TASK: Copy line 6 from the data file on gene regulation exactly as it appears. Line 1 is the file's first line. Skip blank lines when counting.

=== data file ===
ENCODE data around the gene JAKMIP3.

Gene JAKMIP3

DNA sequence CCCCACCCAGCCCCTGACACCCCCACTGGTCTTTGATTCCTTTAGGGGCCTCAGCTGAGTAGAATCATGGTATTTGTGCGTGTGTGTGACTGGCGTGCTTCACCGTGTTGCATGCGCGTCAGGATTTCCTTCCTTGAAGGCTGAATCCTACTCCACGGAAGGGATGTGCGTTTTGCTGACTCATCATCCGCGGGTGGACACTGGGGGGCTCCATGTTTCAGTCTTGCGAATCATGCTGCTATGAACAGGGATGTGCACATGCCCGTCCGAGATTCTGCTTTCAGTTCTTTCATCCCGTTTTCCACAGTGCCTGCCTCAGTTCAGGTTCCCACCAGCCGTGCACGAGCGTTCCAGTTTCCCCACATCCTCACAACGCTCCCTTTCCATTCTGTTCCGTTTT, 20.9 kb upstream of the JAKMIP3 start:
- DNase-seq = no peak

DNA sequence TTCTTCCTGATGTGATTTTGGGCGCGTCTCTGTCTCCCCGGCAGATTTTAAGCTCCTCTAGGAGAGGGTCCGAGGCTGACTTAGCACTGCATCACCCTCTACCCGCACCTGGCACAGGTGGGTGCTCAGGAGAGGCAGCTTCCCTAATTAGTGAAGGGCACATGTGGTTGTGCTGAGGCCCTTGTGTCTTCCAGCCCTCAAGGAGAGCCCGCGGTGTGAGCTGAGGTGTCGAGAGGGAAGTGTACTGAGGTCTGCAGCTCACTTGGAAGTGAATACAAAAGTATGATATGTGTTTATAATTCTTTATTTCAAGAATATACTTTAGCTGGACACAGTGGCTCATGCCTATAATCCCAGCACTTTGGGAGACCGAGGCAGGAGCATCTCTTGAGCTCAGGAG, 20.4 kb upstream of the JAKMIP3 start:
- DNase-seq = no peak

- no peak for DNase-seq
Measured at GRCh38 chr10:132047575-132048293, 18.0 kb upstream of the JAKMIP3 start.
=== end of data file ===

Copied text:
- DNase-seq = no peak